Welcome to day 3 of the 10 Days of Homeschooling blog hop! You can find the previous articles in my Charlotte Mason series here.
One of the most refreshing aspects of CM style homeschooling is the implementation of short lessons, especially for elementary-aged children. Most lessons should last no more than 10-20 minutes for elementary children and up to 40 minutes for older children.
My philosophy has always been, “Why go on and on when you don’t need to?” As a new homeschooling mom many years ago, I was always in a conundrum about how to keep records. According to my state’s requirements, I was supposed to teach various subjects for XX hours per day. But, what those making the rules didn’t know is that it doesn’t take XX hours per day to accomplish the exact same amount of work as a normal public school child. In fact, it usually takes WAY less time!
Once jumping fully into the CM philosophy, I realized that not only were my instincts right to not keep pushing certain subjects “just because”, but it’s actually better for children to work on lessons in shorter bursts. Charlotte Mason knew, like any of us who have ever worked with children (or adults) that the attention span is only so long. Once past a certain point, little minds zone out. You know I’m right, don’t you?
By incorporating short lessons, you’re actually requiring your child pay closer attention and work more diligently.
How’s that? Think about the typical grammar lesson, for instance…One or two pages from a grammar book is generally plenty for one day’s worth of grammar. Unless your child is a dawdler, there is no reason the teaching and completion of the lesson should take more than 10-15 minutes. If your child is a dawdler, he is simply wasting both his time and yours. The dawdling has become a habit. (We’ll talk more about habit training in a future post.) The longer the dawdle, the less focused attention to learning. And the less focused attention on any other lessons of the day!
I never let my children get in the habit of dawdling, but occasionally they slip into it anyway. When that happens, I set clear expectations and pull out the timer. It doesn’t take too many episodes of having extra work assigned to get them back on track with getting busy the first time around!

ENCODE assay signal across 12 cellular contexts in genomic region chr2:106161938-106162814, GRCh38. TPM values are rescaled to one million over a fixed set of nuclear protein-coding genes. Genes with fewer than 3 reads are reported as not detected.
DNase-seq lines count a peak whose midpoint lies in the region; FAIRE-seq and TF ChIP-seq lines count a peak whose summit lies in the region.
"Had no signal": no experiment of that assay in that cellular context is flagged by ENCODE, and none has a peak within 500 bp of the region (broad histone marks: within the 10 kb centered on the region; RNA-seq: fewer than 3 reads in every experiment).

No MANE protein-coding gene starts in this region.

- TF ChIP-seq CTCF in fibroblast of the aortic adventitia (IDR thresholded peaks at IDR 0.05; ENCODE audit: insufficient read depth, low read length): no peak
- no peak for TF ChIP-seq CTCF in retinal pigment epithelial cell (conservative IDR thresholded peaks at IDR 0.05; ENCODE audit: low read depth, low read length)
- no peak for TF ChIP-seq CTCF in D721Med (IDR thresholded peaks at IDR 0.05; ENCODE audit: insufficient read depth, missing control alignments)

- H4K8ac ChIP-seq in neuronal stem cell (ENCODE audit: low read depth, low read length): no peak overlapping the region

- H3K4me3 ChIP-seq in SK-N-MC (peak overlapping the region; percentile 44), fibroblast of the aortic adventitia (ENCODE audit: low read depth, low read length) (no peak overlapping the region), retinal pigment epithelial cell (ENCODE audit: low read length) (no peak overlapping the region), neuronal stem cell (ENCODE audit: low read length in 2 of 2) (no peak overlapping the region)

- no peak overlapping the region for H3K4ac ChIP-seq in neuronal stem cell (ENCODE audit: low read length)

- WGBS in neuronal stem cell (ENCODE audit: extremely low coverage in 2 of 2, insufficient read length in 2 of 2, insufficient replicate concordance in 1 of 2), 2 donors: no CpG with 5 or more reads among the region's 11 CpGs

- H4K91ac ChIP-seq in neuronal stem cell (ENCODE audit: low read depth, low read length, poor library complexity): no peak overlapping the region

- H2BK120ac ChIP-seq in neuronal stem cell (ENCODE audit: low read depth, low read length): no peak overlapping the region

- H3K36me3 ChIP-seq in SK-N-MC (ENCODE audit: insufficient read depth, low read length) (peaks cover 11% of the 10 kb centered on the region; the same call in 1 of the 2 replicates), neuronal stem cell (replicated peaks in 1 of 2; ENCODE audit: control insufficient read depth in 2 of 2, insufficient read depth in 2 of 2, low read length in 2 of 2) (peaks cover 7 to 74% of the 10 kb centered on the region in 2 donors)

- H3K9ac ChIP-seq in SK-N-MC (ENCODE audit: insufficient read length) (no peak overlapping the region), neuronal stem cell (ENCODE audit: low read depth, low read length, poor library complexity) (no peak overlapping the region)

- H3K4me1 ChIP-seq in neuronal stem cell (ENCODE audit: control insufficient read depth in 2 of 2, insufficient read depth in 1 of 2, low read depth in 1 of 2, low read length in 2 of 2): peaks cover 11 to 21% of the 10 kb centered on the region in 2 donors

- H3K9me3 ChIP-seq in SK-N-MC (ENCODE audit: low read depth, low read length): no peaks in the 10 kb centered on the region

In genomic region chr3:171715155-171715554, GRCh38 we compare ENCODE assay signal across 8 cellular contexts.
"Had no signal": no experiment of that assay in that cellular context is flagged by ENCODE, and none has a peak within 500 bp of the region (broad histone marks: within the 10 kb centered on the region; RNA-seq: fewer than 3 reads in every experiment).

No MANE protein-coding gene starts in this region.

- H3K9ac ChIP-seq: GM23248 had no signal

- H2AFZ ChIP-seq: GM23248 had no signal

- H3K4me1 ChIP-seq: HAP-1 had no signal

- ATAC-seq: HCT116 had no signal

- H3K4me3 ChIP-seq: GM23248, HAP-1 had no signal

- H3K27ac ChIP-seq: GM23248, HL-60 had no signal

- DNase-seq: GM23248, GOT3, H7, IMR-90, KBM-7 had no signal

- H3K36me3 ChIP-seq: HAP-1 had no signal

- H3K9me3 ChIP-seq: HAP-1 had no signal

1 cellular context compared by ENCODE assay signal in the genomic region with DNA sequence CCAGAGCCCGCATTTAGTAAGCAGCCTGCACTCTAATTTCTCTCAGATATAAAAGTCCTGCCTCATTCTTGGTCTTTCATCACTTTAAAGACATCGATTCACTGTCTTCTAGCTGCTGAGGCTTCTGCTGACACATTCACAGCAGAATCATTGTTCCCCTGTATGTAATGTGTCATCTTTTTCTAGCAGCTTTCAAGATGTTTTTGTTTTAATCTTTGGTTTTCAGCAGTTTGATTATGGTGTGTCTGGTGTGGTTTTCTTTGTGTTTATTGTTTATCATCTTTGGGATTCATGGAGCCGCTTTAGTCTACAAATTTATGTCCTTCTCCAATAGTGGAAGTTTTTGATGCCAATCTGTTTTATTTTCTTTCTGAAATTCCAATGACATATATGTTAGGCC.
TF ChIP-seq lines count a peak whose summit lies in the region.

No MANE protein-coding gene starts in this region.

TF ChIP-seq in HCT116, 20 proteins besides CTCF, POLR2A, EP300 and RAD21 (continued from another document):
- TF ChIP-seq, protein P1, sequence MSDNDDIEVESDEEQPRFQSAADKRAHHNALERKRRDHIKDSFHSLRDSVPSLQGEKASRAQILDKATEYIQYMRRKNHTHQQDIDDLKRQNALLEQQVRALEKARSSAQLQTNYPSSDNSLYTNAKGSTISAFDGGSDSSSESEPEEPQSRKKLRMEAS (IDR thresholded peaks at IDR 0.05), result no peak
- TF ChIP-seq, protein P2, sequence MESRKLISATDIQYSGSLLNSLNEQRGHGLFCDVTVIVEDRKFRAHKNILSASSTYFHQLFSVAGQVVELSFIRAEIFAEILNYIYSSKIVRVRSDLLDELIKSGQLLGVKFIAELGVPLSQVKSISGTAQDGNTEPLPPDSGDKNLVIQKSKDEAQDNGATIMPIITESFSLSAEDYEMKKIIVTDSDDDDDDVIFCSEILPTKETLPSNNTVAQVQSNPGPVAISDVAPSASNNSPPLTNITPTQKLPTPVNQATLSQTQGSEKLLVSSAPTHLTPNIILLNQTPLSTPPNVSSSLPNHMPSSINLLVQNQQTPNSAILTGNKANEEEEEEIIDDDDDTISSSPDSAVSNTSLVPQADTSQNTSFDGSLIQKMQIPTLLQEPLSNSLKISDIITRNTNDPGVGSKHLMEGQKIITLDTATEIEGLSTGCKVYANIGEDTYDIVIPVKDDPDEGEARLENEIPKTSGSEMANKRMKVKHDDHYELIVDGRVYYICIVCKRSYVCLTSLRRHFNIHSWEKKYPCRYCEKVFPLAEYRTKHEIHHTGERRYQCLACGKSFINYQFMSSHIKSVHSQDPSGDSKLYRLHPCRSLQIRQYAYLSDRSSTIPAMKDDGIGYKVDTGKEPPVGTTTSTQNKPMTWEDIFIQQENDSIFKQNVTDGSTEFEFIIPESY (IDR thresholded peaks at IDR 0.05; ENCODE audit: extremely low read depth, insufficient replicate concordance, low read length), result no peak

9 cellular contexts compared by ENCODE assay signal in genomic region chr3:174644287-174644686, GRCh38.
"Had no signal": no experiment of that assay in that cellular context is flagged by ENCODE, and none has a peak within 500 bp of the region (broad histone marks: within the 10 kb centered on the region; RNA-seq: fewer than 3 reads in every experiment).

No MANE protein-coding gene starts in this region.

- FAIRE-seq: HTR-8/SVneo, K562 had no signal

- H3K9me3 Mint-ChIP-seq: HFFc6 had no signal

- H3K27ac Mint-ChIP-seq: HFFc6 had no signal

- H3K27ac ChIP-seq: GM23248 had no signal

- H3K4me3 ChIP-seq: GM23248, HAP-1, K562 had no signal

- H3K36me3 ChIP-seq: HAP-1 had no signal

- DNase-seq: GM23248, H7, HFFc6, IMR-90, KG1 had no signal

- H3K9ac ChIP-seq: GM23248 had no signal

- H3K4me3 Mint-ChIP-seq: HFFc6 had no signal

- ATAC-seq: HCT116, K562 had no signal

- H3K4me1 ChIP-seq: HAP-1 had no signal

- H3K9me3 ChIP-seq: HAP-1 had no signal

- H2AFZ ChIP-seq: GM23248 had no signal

Of course, I’m talking about a bad habit rather than a child who’s struggling. But even for a struggling child, lessons should be kept short and sweet. He is no different than anyone else in the length of attention span. It might mean that you simply move more slowly through the curriculum.
Lesson Schedule – A Quick Peek
I’m going to post about my typical schedule later in the series, but here’s a quick look at a morning of lessons for my 5th grader. The lessons vary as the week goes on, but this is pretty normal.
- Bible 10-15 minutes
- Memory Work 5-10 mintues
- Math 20-40 minutes, usually on the 40 minute side
- Spelling 5 minutes instruction with me, 5-10 minutes to complete an assignment
- Writing 10-15 minutes, often included as part of our history or science study
- Grammar 10-15 minutes
- Typing, Handwriting (Copywork) OR Vocabulary 10-15 minutes
- Reading to Self 15-30 minutes
- History and/or Science as a family 30-60 minutes
So, before lunch, he’s tackled all the 3 R’s + some. The afternoons, as you’ll see in a coming post, aren’t wasted educationally – they just take on a different “look”.
Is It Really Enough?
Some people really struggle with the concept of short lessons because they feel like their child can’t possibly be getting “enough” in such a short amount of time. The Lord blessed me with several years in the public school before homeschooling so that I could have plenty of encouraging words to say to homeschooling moms and dads – – – What I cover with my children in short lessons at home is no less than what I covered in much longer lessons in the classroom! What takes my children a few short minutes to do at home is the same material I would’ve spent way too much time trying to explain to 30 students in the classroom – while at the same time making Johnny sit down, asking Sally to stop talking, allowing Robby to go to the bathroom, stopping to answer a question from the teacher next door and answering a phone call from the front office. Trust me. Short lessons done well are enough!
I forgot to mention in the previous posts that I welcome all comments and questions! I hope you’ll come back tomorrow as we take a look at Narration, Dictation and Copywork!